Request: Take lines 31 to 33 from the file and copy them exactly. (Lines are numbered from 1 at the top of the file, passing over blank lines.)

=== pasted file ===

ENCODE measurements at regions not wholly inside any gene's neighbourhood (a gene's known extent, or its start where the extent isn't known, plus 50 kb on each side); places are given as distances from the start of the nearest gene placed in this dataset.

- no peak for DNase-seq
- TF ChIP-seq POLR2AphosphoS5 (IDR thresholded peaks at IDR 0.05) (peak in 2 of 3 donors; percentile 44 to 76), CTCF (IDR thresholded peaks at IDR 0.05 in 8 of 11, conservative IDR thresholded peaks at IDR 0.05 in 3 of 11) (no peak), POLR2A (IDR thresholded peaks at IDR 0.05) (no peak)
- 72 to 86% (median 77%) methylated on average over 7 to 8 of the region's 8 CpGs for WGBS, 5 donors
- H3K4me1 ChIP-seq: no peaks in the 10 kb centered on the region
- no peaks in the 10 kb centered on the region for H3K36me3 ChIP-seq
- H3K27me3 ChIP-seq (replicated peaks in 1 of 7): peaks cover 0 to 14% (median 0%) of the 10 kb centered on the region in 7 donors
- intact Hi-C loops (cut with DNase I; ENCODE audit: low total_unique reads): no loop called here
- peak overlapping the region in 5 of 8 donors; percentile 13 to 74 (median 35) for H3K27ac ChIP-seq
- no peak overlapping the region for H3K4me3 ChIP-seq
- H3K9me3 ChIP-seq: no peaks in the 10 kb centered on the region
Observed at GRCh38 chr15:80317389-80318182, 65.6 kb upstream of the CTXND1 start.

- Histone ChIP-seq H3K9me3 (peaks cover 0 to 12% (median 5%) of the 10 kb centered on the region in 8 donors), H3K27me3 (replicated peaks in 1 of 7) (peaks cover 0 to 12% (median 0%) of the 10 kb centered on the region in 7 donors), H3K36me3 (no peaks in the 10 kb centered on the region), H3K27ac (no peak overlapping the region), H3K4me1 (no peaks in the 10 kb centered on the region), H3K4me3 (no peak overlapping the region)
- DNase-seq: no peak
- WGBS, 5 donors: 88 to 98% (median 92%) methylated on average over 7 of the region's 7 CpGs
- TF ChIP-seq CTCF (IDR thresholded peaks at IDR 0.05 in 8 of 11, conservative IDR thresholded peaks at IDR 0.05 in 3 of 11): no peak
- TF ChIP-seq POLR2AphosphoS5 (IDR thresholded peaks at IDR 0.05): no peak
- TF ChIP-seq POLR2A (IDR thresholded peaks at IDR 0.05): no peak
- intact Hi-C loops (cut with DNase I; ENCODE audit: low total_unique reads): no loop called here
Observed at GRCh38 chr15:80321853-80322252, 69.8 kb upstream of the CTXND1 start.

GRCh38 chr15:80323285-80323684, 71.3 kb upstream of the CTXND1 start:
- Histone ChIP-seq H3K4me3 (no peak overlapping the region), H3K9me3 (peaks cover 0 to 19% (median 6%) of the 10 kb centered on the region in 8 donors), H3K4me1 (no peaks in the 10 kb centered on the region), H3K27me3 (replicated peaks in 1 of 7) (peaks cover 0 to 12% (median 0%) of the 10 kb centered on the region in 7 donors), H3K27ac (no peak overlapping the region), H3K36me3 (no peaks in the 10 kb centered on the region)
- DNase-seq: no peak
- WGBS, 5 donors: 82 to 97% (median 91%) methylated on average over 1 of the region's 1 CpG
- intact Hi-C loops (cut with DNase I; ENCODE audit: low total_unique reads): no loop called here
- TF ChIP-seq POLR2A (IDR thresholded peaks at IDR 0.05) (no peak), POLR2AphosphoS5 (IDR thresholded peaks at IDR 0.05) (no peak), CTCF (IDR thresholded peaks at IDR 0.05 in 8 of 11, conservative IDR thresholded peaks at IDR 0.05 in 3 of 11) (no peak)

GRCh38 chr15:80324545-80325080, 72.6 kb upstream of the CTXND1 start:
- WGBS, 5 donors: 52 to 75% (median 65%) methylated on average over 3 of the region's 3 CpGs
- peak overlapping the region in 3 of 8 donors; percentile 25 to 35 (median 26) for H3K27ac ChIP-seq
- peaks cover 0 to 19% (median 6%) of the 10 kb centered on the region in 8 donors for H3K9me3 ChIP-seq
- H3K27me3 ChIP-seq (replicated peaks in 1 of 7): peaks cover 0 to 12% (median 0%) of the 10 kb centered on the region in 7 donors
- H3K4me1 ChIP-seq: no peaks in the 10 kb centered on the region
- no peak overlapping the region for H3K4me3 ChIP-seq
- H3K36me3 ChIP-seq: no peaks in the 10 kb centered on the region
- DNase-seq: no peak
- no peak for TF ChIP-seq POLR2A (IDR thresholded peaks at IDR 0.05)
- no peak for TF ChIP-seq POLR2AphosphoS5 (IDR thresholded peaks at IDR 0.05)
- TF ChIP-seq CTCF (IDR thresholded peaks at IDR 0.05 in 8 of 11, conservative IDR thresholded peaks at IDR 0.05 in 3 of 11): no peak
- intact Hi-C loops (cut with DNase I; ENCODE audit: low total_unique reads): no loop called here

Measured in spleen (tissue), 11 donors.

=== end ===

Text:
- H3K27me3 ChIP-seq (replicated peaks in 1 of 7): peaks cover 0 to 12% (median 0%) of the 10 kb centered on the region in 7 donors
- H3K4me1 ChIP-seq: no peaks in the 10 kb centered on the region
- no peak overlapping the region for H3K4me3 ChIP-seq